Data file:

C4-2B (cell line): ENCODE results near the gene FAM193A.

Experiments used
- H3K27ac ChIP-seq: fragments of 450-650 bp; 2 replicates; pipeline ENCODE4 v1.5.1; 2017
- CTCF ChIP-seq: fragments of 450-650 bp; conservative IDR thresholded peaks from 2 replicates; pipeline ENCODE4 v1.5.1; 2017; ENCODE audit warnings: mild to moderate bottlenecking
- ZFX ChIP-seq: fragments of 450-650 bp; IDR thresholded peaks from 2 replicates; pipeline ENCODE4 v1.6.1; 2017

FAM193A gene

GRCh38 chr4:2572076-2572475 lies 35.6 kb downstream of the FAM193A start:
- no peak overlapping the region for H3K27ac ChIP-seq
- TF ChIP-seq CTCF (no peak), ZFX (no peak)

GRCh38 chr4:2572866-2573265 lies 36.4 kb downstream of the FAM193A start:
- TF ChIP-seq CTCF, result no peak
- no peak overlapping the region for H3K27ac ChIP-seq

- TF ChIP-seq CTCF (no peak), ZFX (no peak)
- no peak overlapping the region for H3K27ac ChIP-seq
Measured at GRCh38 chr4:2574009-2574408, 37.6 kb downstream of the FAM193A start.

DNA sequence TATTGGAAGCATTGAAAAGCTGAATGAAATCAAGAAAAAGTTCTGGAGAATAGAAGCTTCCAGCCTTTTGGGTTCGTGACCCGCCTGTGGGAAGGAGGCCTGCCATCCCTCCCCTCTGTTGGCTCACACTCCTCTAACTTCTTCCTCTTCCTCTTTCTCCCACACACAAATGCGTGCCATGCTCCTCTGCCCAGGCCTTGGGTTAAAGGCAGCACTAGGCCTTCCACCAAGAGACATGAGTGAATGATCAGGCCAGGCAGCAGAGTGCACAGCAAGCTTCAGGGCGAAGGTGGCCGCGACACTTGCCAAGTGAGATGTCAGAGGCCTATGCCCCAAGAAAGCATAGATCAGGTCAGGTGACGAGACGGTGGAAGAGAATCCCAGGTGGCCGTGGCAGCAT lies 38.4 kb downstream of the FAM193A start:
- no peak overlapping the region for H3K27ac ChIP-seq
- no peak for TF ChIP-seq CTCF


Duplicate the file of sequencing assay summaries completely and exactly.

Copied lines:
C4-2B (cell line): ENCODE results near the gene FAM193A.

Experiments used
- H3K27ac ChIP-seq: fragments of 450-650 bp; 2 replicates; pipeline ENCODE4 v1.5.1; 2017
- CTCF ChIP-seq: fragments of 450-650 bp; conservative IDR thresholded peaks from 2 replicates; pipeline ENCODE4 v1.5.1; 2017; ENCODE audit warnings: mild to moderate bottlenecking
- ZFX ChIP-seq: fragments of 450-650 bp; IDR thresholded peaks from 2 replicates; pipeline ENCODE4 v1.6.1; 2017

FAM193A gene

GRCh38 chr4:2572076-2572475 lies 35.6 kb downstream of the FAM193A start:
- no peak overlapping the region for H3K27ac ChIP-seq
- TF ChIP-seq CTCF (no peak), ZFX (no peak)

GRCh38 chr4:2572866-2573265 lies 36.4 kb downstream of the FAM193A start:
- TF ChIP-seq CTCF, result no peak
- no peak overlapping the region for H3K27ac ChIP-seq

- TF ChIP-seq CTCF (no peak), ZFX (no peak)
- no peak overlapping the region for H3K27ac ChIP-seq
Measured at GRCh38 chr4:2574009-2574408, 37.6 kb downstream of the FAM193A start.

DNA sequence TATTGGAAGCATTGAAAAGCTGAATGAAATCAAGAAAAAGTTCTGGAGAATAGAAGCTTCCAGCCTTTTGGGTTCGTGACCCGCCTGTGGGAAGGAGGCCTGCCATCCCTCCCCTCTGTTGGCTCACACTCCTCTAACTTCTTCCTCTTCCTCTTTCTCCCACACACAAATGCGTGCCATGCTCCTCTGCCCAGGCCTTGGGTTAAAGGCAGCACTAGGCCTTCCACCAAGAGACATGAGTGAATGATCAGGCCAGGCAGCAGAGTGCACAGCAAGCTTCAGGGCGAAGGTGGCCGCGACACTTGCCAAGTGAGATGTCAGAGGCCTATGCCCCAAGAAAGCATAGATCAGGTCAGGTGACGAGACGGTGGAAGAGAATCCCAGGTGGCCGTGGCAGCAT lies 38.4 kb downstream of the FAM193A start:
- no peak overlapping the region for H3K27ac ChIP-seq
- no peak for TF ChIP-seq CTCF